|QLF ? (by Krisbie, Apr 3rd, 2008)
Are you keying with your left foot ?
|Funny (by nautin, Jul 13th, 2007)
I will use it for my message alarm.
|Morse Code (by billyoung, Jul 10th, 2007)
Morse Code is useful
|It makes me... (by kitty, Jul 5th, 2007)
...remember my childhood
|Good tune! (by forestgum, Jun 23rd, 2007)
Gosh!I never would've thought of this kind of tune!
The Top 10 Ringtones of All Time
Mobile phone ringtones have been
around for nearly a decade now, with the first commercial ringtone services said
to have emerged in Finland in 1997. Gradually, they have become an established
part of modern life, with some of them becoming headline news over the years. So
as we look back over the history of ringtones, which stand out as the “big hits"
or “classics" of this new kind of music format? Here is an attempt at a top 10
The Nokia Tune, based on a 13 note rendering of “Gran Vals" by Francisco Tarrega,
a 19th-century Spanish musician, is typically included within all Nokia handsets
as the default ringtone and has therefore become famous or infamous due to its
popularity. It is the typical ringtone of the middle-aged business man who
hasn’t got the time or inclination to work out how to change it.
The mosquito tone or “Teen Buzz" is based on adaption of a high-frequency sound
designed to repel teenagers from hanging around outside shops, without bothering
older people, who could not hear the sound due its pitch. It began being used
and sold as a “silent ringtone" for teenagers to use, for example in class,
without the teacher being able to hear it.
The “Crazy Frog" ringtone was based on an animation called “The Annoying Thing"
by Erik Wernquist, and made famous by the mobile content company Jamba who
heavily promoted “The Crazy Frog" on TV and the internet. The ringtone spawned a
chart hit based on a remix of “Alex F" which went to No.1 in the UK, Japan,
Australia and a number of European countries;.
Nokia Morse Code SMS alert
Similar to the Nokia Tune, the Nokia SMS alert is probably the most famous “SMS
tone" designed to be used for text message notifications. The tone spells out
“S-M-S" in Morse Code.
Classic telephone ring
With the rise of personalised tones a lot of people have decided to avoid them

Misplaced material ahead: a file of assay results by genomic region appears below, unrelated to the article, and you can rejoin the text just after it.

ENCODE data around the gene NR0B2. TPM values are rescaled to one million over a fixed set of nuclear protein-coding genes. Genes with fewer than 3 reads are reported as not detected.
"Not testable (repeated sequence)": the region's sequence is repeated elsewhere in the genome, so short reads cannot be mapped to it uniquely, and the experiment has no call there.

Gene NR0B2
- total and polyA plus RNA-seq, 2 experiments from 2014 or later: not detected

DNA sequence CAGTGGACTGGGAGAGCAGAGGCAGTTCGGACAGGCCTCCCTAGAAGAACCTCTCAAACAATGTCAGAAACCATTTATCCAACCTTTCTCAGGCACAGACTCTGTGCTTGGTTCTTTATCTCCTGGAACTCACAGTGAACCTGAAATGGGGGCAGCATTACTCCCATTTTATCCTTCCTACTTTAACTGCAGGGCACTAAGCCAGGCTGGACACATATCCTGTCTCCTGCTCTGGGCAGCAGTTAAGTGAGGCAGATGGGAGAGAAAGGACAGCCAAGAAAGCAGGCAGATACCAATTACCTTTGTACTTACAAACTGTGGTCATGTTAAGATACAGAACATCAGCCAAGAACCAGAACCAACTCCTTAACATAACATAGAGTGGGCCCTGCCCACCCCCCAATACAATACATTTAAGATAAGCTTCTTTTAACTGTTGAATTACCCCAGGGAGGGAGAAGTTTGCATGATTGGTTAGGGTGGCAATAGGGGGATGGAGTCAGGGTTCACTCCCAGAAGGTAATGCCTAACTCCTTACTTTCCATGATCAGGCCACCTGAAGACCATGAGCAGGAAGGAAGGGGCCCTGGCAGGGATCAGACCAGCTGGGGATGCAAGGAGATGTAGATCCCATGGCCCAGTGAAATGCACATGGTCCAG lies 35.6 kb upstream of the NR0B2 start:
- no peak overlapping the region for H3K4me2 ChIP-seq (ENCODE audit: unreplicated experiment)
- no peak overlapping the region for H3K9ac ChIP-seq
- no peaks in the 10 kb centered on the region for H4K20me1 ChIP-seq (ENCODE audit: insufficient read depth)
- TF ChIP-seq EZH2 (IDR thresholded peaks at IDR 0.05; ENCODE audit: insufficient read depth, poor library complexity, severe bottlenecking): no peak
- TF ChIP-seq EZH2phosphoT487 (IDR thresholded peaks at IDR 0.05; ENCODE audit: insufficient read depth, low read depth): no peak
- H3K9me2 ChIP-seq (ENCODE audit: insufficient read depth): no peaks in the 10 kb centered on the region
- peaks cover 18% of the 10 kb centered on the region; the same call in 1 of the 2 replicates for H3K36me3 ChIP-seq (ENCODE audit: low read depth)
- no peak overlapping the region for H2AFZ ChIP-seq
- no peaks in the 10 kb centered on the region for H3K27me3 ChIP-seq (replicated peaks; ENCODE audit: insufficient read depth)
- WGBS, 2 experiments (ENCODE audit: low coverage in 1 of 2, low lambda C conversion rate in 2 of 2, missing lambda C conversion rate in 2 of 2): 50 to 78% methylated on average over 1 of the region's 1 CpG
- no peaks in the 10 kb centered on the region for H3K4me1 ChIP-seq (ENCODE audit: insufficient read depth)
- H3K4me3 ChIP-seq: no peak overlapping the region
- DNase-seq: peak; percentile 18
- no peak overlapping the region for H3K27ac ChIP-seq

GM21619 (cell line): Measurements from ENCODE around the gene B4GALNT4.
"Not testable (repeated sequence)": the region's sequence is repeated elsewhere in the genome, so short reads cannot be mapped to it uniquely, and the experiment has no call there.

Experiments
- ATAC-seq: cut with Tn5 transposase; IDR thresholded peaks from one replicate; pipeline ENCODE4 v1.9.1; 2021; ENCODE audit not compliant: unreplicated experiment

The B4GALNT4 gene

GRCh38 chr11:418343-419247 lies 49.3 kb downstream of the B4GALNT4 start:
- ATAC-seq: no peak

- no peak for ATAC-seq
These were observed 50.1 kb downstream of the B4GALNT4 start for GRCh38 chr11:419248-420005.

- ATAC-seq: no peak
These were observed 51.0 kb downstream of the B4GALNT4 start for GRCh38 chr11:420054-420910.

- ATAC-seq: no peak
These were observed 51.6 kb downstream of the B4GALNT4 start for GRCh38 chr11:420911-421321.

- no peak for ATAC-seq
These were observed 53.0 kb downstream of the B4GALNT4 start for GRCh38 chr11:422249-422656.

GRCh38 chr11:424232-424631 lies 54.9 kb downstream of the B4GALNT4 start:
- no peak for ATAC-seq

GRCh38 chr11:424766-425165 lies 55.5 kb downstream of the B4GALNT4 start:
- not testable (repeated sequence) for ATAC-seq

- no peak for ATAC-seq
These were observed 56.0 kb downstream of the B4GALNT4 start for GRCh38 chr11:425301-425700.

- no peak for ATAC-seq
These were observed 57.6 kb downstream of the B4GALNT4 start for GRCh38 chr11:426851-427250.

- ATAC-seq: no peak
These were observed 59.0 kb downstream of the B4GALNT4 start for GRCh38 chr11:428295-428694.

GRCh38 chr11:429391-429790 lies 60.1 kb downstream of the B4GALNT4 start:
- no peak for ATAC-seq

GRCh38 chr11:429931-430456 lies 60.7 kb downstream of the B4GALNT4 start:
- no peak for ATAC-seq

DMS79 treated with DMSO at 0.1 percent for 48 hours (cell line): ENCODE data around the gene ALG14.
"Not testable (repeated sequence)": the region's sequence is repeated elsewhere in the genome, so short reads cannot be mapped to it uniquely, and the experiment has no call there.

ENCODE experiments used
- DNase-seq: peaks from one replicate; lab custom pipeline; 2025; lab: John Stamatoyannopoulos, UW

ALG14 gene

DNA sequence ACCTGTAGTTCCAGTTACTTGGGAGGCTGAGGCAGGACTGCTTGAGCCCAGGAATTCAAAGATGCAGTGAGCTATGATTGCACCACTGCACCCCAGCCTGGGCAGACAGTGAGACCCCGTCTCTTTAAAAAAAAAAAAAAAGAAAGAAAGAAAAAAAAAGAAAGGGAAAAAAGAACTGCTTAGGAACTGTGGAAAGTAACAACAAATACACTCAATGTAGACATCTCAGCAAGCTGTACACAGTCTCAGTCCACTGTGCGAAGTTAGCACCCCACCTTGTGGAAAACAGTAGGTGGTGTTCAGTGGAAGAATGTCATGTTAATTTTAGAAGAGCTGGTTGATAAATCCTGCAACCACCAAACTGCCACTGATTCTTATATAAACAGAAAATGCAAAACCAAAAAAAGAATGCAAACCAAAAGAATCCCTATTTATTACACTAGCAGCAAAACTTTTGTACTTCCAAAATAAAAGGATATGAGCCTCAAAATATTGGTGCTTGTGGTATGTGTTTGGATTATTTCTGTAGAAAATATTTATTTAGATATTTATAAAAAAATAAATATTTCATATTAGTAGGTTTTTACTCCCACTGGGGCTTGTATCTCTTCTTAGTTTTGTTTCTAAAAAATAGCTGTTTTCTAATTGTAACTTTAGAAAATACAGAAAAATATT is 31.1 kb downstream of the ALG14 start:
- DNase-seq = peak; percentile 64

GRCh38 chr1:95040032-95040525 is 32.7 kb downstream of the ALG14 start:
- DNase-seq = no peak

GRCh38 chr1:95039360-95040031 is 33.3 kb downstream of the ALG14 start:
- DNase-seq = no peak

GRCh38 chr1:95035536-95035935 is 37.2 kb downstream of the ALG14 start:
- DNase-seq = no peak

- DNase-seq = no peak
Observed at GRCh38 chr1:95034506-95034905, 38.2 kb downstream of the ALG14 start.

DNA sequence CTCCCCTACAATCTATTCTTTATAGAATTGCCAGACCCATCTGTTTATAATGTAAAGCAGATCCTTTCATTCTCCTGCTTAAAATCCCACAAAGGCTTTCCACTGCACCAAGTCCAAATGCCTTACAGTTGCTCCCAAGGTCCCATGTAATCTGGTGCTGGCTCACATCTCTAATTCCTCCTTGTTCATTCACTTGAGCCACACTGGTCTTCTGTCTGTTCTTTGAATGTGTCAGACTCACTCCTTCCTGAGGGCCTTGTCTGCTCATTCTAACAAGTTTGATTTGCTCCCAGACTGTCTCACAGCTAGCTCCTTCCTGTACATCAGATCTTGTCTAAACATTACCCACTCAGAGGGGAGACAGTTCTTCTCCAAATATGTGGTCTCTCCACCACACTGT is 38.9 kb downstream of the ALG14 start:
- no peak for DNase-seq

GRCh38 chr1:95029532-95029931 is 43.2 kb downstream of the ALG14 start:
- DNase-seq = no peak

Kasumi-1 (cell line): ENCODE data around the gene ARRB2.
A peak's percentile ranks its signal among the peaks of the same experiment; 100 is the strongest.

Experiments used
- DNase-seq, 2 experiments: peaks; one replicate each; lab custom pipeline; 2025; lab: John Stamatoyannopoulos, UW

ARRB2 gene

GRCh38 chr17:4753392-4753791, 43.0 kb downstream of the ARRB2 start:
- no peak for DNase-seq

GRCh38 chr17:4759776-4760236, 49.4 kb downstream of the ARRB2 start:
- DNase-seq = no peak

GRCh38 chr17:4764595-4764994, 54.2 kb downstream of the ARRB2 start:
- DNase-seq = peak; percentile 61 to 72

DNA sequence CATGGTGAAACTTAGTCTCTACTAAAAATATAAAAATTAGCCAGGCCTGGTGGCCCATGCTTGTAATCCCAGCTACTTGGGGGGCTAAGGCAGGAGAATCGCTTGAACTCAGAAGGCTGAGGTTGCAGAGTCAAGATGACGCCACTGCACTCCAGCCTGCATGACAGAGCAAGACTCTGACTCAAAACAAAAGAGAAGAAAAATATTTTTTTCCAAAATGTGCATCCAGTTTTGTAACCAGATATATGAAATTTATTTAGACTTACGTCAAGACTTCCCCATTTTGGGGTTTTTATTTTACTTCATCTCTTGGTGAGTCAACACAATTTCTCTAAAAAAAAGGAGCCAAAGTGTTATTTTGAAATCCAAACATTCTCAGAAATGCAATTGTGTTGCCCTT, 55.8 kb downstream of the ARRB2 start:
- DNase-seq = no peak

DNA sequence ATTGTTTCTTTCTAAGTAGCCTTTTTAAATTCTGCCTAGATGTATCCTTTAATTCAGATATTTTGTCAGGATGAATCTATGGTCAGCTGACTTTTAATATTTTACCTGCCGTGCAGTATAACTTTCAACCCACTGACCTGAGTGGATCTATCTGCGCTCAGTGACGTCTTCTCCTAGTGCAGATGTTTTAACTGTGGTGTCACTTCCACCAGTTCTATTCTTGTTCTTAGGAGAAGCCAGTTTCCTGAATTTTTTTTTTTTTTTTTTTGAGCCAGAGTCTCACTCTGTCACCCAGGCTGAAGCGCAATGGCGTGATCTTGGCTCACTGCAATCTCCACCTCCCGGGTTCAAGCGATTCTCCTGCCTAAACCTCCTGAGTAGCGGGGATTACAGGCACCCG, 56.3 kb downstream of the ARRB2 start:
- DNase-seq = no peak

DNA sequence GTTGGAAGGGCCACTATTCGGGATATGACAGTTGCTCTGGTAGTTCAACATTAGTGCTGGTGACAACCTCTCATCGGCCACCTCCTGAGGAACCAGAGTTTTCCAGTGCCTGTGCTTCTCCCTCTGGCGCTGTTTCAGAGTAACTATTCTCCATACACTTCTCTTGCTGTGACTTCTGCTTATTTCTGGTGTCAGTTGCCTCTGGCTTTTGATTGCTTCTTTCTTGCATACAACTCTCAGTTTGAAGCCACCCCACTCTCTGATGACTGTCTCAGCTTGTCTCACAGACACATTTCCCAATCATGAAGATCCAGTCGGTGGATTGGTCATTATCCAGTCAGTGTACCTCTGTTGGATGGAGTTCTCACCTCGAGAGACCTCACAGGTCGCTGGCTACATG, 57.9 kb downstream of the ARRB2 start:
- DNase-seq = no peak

in favour of the classic “bell ringing" sound of a normal telephone. A number of
surveys over the years have shown this to be one of the most popular tones.
In 1992, Sir Mixalot, a rapper had a huge hit with “Baby Got Back" which was
re-recorded as a ringtone with the lyrics "Pick up the phone! Pick up the phone!
'Cause you don't wanna miss this call and I cannot lie!." This was one of the
first “ringtone remixes" of popular songs to achieve success after being
marketed by Jamba, the same company that produced the Crazy Frog ringtone.
Ringtones based on the sounds “R2D2" from the film Star Wars makes in the film
are emerging as a popular choice for ringtones. R2D2 sounds make a great choice
for a ringtone as they are loud, easily heard and distinctive but just about
manage to avoid a tack, novelty feel like some ringtones.
Nokia Dying Remix
Based on the classic Nokia Tune, the Nokia “Dying" or “Flat Battery" remix is a
humorous version of the classic Nokia Tune where the sound eventually goes flat
or explodes, giving a nod to the annoyance that it can cause when heard
The popular TV show “24" features a highly recognisable ringtone on the phones
in the CTU office complex. The same sound is now being marketed as a ringtone
for mobile phones and is rapidly becoming a big hit.
When Steve Jobs announced the launch of the iphone in early 2007, his
demonstration included a ringtone, which was quickly made available as a
recording by a number of websites. The ringtone has been described as like “holy
angels tinkling" and was eventually included within the standard ringtone set on